should be delayed for a week. Sir W. Harcourt wanted to know what the insurgents intended to do with President Krüger if he fell into their power, to which the witness replied that the matter was "not exactly in his department."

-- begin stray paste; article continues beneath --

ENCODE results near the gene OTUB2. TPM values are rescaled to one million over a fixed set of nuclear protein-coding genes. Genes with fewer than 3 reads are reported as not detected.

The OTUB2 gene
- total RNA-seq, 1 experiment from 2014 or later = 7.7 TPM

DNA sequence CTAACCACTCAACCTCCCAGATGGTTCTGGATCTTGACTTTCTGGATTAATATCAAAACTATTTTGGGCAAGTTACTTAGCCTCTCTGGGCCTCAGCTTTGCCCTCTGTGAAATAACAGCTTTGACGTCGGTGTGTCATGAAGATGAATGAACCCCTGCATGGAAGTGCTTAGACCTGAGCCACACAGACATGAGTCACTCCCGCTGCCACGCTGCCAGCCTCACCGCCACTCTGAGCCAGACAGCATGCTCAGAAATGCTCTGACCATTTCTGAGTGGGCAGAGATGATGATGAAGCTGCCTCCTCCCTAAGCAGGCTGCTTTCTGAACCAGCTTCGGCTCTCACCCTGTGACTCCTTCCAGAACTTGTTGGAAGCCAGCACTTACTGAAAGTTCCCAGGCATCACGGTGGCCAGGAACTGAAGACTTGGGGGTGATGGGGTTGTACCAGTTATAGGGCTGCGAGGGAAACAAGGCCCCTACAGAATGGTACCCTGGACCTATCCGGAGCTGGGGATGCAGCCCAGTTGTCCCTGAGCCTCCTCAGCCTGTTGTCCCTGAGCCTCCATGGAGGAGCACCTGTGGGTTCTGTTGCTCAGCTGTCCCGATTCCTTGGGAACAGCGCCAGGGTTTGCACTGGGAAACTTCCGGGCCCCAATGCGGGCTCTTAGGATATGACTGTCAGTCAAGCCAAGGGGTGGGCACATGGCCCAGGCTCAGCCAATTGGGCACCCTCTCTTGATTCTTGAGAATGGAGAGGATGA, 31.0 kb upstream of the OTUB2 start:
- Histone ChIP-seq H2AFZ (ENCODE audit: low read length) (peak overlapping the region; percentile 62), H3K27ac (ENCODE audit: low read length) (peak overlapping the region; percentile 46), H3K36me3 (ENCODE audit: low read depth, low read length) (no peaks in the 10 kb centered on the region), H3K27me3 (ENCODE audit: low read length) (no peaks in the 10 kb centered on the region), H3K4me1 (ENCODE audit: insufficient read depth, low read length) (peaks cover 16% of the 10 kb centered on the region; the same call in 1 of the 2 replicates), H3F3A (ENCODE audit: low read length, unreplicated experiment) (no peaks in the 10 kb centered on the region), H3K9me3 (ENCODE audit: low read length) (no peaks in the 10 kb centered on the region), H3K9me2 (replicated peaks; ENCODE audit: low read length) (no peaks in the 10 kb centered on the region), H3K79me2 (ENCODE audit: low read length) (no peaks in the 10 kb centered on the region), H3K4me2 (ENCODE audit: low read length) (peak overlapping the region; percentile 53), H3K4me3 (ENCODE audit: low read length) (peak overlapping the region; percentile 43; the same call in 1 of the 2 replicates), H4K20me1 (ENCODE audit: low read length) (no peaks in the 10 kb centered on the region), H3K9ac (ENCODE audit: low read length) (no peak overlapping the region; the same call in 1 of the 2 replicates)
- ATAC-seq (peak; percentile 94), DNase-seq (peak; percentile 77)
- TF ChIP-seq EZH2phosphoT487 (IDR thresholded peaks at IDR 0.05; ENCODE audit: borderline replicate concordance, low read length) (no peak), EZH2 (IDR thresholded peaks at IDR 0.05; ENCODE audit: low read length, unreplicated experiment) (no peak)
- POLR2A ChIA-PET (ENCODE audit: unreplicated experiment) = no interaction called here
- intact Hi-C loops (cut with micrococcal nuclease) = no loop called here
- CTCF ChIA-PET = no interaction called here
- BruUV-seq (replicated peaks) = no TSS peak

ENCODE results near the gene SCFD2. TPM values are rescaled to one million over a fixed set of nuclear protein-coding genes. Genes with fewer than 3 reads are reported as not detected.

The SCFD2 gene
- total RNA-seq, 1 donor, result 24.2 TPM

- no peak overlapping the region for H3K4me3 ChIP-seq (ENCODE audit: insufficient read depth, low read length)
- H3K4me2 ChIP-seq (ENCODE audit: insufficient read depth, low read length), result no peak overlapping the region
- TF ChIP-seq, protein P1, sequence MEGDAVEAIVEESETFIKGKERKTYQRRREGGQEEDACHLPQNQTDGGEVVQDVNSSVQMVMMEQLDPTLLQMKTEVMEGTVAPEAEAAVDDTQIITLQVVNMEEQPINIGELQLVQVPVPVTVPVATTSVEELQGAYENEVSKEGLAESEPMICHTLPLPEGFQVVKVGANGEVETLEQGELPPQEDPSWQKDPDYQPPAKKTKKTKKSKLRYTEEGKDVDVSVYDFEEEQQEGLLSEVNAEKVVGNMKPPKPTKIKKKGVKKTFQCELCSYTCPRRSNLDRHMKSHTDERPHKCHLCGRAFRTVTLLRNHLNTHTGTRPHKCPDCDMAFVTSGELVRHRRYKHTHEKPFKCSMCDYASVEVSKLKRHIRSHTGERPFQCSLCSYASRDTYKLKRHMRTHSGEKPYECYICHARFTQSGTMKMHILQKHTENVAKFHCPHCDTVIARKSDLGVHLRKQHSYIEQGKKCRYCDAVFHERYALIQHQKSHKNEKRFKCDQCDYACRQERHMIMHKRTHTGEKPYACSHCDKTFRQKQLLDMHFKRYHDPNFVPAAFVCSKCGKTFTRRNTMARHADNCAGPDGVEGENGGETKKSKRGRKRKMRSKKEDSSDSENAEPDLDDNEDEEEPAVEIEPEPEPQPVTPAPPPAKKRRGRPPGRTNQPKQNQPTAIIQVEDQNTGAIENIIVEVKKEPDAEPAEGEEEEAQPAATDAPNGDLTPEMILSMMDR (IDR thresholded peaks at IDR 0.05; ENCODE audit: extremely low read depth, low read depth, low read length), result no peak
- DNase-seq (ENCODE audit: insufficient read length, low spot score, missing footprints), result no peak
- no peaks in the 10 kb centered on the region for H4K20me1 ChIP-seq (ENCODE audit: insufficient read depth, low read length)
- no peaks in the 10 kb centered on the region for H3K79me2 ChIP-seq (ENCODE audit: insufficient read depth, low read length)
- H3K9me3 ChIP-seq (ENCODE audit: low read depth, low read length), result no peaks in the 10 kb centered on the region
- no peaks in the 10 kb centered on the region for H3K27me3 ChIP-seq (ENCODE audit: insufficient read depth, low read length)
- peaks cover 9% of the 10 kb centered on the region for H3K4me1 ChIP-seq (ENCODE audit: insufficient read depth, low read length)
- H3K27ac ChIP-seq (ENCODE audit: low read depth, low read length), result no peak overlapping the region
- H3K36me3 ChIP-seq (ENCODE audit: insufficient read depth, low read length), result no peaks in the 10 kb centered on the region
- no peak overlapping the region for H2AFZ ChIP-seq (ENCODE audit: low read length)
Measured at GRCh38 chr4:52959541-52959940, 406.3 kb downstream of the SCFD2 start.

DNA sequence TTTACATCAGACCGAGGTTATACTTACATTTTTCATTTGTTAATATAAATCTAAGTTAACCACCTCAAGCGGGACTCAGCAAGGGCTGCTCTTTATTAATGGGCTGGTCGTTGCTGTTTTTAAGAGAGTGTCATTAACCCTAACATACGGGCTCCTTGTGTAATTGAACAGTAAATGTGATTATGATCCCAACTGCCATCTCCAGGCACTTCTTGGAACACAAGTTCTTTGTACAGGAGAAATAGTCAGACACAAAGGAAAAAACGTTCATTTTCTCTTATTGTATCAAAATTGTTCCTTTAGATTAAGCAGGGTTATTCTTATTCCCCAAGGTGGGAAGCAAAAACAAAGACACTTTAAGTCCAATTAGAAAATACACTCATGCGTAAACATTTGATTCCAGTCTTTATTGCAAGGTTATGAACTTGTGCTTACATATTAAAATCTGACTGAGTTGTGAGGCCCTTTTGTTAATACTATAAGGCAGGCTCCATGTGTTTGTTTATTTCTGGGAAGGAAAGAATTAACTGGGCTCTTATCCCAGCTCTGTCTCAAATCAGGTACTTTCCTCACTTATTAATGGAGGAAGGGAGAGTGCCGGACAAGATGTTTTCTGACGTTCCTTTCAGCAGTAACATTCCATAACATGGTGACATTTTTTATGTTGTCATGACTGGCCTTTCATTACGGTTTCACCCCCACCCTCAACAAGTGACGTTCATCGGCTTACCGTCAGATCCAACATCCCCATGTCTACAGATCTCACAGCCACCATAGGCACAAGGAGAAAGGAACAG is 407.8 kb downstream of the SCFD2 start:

The committee then adjourned until after the Easter recess. The progress of the Voluntary Schools Bill in the House of Lords was unchecked by any substantial opposition, and the only feature of the debates was the formal announcement of a grant to necessitous board schools, to be introduced forthwith. The Duke of Devonshire moved its second reading in a speech which made it evident that he would have much preferred the more complete measure of last session, but the Government were not prepared to fight through any proposal to ask for the support of the rates and all that an application to the ratepayers would have involved. Still less were the Government prepared to let the voluntary schools be wrecked by their poverty. He further announced that as the bill had been passed by the Commons without amendment, the Government were not prepared to accept any amendments from the Lords. The second reading (March 30) was formally opposed by Earl Spencer, but the most effective speech was that of the Archbishop of Canterbury, who said that the plan of voluntary associations had been tried in his old diocese (Exeter), and had worked with admirable effect ever since the Free Education Act passed, and that none of the evils attributed to them by the Opposition were at all likely to occur. So far from the clergy desiring to oust the laity from management, the clergy expressly sought for the help of the laity; but the Church managers objected altogether to being deprived of the right of appointing teachers who really believed the religion they taught, and did not coach the children as to the best mode of answering successfully questions in which they felt, and taught the children to feel, little or no interest except the interest excited by competition at an examination. The Duke of Argyll expressed the most cordial sympathy with the bill, which Lord Herschell and Lord Kimberley treated with contemptuous forbearance, and the Bishop of London maintained that the well-being of the voluntary schools was useful to the board schools, acting as a check on the board schools, safeguarding the religious education they provided, and maintaining the rights of parents to choose the religious teaching for their children. The second reading was then carried by 109 to 15 votes, the latter representing only one-half of the Gladstonian peers.